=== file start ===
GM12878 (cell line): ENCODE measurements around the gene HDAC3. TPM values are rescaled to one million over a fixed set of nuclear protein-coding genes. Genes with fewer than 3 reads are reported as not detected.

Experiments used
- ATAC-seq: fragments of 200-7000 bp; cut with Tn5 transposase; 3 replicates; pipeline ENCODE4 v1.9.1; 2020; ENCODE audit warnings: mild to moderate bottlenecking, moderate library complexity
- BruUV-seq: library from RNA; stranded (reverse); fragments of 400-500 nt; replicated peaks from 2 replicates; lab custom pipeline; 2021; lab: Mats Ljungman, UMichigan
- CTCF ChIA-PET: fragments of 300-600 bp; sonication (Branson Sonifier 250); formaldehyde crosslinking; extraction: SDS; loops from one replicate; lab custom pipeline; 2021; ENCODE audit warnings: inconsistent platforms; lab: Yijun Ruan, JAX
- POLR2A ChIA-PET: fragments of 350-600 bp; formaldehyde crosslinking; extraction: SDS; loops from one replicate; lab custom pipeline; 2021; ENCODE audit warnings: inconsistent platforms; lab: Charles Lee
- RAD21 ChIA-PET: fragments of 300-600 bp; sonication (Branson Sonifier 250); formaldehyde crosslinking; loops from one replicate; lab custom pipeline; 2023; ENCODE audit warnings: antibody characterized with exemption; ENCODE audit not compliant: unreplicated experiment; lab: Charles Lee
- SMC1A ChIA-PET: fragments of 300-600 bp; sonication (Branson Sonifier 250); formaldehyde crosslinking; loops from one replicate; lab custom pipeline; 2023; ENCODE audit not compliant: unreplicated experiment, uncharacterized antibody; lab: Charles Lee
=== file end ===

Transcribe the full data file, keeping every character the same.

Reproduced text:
GM12878 (cell line): ENCODE measurements around the gene HDAC3. TPM values are rescaled to one million over a fixed set of nuclear protein-coding genes. Genes with fewer than 3 reads are reported as not detected.

Experiments used
- ATAC-seq: fragments of 200-7000 bp; cut with Tn5 transposase; 3 replicates; pipeline ENCODE4 v1.9.1; 2020; ENCODE audit warnings: mild to moderate bottlenecking, moderate library complexity
- BruUV-seq: library from RNA; stranded (reverse); fragments of 400-500 nt; replicated peaks from 2 replicates; lab custom pipeline; 2021; lab: Mats Ljungman, UMichigan
- CTCF ChIA-PET: fragments of 300-600 bp; sonication (Branson Sonifier 250); formaldehyde crosslinking; extraction: SDS; loops from one replicate; lab custom pipeline; 2021; ENCODE audit warnings: inconsistent platforms; lab: Yijun Ruan, JAX
- POLR2A ChIA-PET: fragments of 350-600 bp; formaldehyde crosslinking; extraction: SDS; loops from one replicate; lab custom pipeline; 2021; ENCODE audit warnings: inconsistent platforms; lab: Charles Lee
- RAD21 ChIA-PET: fragments of 300-600 bp; sonication (Branson Sonifier 250); formaldehyde crosslinking; loops from one replicate; lab custom pipeline; 2023; ENCODE audit warnings: antibody characterized with exemption; ENCODE audit not compliant: unreplicated experiment; lab: Charles Lee
- SMC1A ChIA-PET: fragments of 300-600 bp; sonication (Branson Sonifier 250); formaldehyde crosslinking; loops from one replicate; lab custom pipeline; 2023; ENCODE audit not compliant: unreplicated experiment, uncharacterized antibody; lab: Charles Lee